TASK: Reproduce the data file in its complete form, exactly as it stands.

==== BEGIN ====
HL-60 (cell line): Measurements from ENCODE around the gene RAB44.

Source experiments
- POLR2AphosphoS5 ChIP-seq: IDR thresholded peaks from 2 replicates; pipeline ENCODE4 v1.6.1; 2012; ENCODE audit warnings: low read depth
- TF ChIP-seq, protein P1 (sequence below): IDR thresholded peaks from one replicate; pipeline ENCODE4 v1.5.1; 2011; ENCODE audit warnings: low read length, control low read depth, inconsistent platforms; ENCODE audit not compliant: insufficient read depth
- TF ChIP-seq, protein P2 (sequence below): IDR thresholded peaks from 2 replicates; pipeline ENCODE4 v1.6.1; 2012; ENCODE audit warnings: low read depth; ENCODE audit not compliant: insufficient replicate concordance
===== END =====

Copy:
HL-60 (cell line): Measurements from ENCODE around the gene RAB44.

Source experiments
- POLR2AphosphoS5 ChIP-seq: IDR thresholded peaks from 2 replicates; pipeline ENCODE4 v1.6.1; 2012; ENCODE audit warnings: low read depth
- TF ChIP-seq, protein P1 (sequence below): IDR thresholded peaks from one replicate; pipeline ENCODE4 v1.5.1; 2011; ENCODE audit warnings: low read length, control low read depth, inconsistent platforms; ENCODE audit not compliant: insufficient read depth
- TF ChIP-seq, protein P2 (sequence below): IDR thresholded peaks from 2 replicates; pipeline ENCODE4 v1.6.1; 2012; ENCODE audit warnings: low read depth; ENCODE audit not compliant: insufficient replicate concordance